Springs of the Great Artesian Basin (GAB) and other similar regional aquifer systems provide essential water flow to support unique ecological communities, ecological processes and cultural values. There are a number of regulatory tools designed to facilitate the protection of these values.
This presentation will provide an overview of the legal framework that seeks to regulate impacts on groundwater and springs in Australia, particularly from a federal level under the Environment Protection and Biodiversity Conservation Act 1999 (EPBC Act). The will include a brief overview of the Australian regulatory framework, the known ecological values of spring ecosystems - listed and those that are not – and analysis of how the framework is operating in practice, with case study examples, and consideration of potential for improvements.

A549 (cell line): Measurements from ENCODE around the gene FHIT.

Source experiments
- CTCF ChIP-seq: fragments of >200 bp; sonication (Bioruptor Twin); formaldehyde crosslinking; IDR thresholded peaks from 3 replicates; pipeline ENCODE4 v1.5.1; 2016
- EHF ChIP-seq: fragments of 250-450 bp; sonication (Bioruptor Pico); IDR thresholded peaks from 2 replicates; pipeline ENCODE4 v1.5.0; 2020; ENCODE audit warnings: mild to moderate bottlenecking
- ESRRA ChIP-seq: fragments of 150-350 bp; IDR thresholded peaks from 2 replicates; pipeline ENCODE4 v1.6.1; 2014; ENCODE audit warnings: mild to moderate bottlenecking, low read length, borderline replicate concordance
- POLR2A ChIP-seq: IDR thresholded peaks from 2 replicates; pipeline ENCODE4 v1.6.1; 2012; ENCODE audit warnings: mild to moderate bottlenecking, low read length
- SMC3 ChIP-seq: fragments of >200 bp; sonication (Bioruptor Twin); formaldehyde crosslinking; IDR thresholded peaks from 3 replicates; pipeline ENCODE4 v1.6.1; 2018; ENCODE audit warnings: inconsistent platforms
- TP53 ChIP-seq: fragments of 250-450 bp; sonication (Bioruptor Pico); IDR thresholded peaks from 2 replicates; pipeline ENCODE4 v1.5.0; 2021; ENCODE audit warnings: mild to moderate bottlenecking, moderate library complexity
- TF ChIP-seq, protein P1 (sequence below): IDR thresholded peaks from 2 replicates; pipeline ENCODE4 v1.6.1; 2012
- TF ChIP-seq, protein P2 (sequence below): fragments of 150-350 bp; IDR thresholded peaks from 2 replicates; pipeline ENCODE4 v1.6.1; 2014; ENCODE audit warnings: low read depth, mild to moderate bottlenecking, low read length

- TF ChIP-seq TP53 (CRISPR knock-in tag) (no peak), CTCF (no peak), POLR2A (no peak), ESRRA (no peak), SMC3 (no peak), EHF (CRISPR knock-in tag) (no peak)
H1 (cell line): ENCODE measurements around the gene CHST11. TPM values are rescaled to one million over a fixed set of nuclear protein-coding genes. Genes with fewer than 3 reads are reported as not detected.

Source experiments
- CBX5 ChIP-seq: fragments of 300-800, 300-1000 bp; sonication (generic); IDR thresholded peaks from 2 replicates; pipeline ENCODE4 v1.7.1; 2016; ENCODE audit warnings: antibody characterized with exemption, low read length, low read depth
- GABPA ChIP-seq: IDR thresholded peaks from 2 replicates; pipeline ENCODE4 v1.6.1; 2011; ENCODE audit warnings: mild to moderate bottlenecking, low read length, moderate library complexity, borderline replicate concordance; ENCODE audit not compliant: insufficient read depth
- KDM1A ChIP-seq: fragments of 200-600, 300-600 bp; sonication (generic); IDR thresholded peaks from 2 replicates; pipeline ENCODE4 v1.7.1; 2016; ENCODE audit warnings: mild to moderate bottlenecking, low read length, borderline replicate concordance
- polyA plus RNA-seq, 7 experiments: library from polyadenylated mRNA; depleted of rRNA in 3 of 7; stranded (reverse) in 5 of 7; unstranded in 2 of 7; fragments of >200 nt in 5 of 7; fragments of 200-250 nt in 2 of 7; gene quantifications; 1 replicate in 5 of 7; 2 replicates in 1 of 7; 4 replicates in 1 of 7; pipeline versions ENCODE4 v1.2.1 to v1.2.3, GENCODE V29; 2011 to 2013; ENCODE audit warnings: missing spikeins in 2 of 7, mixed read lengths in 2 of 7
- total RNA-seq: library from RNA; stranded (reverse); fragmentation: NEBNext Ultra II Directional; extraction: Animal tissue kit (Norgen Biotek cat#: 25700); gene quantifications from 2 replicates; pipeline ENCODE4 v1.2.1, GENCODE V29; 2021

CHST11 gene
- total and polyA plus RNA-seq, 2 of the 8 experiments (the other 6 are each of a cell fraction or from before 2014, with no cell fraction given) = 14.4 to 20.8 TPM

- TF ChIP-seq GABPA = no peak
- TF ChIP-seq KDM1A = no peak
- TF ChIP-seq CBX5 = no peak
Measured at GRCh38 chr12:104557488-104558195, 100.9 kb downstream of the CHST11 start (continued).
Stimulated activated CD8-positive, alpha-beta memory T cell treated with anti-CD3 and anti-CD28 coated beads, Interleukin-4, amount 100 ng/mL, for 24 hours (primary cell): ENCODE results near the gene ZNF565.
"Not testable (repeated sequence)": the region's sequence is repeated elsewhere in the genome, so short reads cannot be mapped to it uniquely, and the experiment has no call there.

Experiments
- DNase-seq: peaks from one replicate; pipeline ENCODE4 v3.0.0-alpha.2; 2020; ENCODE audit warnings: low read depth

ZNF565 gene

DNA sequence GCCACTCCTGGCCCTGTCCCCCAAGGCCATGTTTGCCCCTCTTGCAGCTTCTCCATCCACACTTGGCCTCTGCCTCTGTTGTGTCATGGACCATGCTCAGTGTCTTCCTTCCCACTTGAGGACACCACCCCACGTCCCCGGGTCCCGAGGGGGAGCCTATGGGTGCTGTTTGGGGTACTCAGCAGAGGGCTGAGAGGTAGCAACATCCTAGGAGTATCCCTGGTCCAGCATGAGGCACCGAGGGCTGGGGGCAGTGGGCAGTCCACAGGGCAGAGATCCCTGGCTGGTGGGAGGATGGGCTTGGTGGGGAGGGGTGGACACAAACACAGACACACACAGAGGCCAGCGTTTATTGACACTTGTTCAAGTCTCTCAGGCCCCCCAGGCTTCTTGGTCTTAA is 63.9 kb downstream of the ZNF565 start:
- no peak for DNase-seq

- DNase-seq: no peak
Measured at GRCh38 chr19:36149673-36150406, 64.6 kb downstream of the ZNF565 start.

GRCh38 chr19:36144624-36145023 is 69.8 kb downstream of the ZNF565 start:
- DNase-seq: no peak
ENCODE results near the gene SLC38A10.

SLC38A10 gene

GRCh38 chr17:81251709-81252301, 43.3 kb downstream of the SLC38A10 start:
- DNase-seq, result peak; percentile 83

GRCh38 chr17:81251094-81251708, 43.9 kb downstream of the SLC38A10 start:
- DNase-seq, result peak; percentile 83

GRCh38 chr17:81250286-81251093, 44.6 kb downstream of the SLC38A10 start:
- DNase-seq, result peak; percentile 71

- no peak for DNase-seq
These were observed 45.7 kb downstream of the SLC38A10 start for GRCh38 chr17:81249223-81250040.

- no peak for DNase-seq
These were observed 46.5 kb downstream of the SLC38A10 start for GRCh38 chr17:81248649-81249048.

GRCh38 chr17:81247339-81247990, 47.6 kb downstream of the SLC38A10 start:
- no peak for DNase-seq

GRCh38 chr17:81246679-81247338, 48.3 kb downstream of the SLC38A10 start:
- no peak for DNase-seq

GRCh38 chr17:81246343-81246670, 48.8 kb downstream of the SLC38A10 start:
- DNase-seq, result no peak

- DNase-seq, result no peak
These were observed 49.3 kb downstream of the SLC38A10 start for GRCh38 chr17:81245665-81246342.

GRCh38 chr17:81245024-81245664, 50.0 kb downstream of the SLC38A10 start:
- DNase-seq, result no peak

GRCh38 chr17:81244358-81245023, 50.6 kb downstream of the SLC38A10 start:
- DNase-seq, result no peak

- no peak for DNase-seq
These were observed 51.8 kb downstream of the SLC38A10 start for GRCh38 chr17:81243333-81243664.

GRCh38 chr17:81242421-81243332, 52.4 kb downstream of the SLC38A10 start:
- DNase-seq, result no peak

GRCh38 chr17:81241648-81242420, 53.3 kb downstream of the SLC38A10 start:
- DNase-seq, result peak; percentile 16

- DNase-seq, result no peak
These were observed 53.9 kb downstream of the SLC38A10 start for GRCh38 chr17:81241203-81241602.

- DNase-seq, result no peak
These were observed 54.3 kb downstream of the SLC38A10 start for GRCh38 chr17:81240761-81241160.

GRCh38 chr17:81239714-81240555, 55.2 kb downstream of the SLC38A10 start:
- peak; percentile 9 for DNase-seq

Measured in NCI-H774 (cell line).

Twenty years on from the EPBC Act commencement, this presentation provides a reflection on the effectiveness and adequacy of the regulatory framework to manage impacts on these unique ecosystems. The two key challenges of focus will be the existing regulatory process, particularly focusing on its application where there is scientific uncertainty, and the framework for listing species and communities.
Recent examples of resource activities proposed in the vicinity of spring systems in Queensland, Australia, will be reviewed to better understand how the regulatory framework is operating in practice and to consider whether improvements may be implemented to more effectively manage the competing agendas of resource development and springs protection.